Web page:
As we demonstrated in our previous post, we can generate polygons by tracing a circle around a given center and placing vertices at randomly spaced angles and radii.
While on visual inspection it should be clear whether some polygons are convex or concave, we want to find a way to check for this property mathematically. We will do so by checking the direction that each internal angle takes around the polygon, as by definition, convex polygons will have all internal angles of less than 180 degrees (additional rules include the fact that all diagonals are contained within the polygon and a line drawn through a convex polygon in any direction will intersect at exactly two points).
The basic premise of computational geometry is to calculate distances, areas, intersections and other geometrical calculations on basic objects such as points, lines and polygons. To begin this series on computational geometry in MATLAB, we’ll discuss the creation of random polygons in MATLAB.
The Matlabgeeks team has been busy working on several interesting projects the last couple of years and have unfortunately been unable to post many updates. Here’s a quick look at one of these projects:
In late 2014, the Matlab Geeks created software that produces caustic art for Harry Sanderson, a fellow at Near Now, which is an art production company specializing in technological art in Nottingham, UK. Caustic art is the design of a surface that projects a desired image onto a screen from a light source. Here is an example of the final image generated using our scripts.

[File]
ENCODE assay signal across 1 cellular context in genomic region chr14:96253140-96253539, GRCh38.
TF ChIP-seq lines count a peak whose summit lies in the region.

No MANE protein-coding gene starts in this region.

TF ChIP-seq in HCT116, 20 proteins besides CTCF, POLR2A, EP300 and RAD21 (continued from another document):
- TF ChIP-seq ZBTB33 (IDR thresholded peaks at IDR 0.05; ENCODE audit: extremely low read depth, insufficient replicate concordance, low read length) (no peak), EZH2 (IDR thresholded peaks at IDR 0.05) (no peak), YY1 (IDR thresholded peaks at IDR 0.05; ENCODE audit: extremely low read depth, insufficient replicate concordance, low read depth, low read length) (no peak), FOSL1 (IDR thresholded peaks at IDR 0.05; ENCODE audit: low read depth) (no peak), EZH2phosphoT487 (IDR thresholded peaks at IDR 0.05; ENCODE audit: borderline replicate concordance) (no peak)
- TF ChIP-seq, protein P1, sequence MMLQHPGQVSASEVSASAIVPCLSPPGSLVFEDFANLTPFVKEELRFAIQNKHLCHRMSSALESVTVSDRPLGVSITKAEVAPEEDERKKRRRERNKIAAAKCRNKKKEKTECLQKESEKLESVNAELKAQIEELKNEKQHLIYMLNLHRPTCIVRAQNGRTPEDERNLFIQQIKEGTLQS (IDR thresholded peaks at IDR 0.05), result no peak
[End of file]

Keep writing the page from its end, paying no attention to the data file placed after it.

Using CGAL, we created an optimal transport map (OTM) to find the most efficient mapping from a source image to a target image. Then, using MATLAB, we interpolated points on a triangular mesh of incident light rays to a target mesh using natural neighbor interpolation with the OTM. Next, we computed surface normal vectors that directed the light rays to the interpolated positions on the screen. Finally, we created a surface with these normal vectors via optimization using the Ceres framework by Google and saved the results as an STL mesh.
We have produced several pieces of caustic art for Harry Sanderson, which are being shown in art shows throughout Europe.
Much of the code was written in MATLAB and as the project used computational geometry, optimization and other interesting techniques extensively, we’ll try and tailor some upcoming posts on these topics.
Check back soon for new updates or feel free to contact us if you have more questions about this project or any projects you would like the Matlab Geeks team to work on.
This is the final post in our series on random numbers in Matlab. In the first post, we discussed basic random number functions, and in the second post, we discussed the control of random number generation in Matlab and alternatives for applications with stronger requirements. In this post, we will demonstrate how to create probability distributions with the basic rand and randn functions of Matlab. This is useful in many engineering applications, including reliability analysis and communications.
This is our second post in our series on random numbers in Matlab. The first post can be found here. In this post, I will explain how to control the random number generation functions in Matlab and discuss alternatives for projects with stronger requirements for randomness, such as cryptography.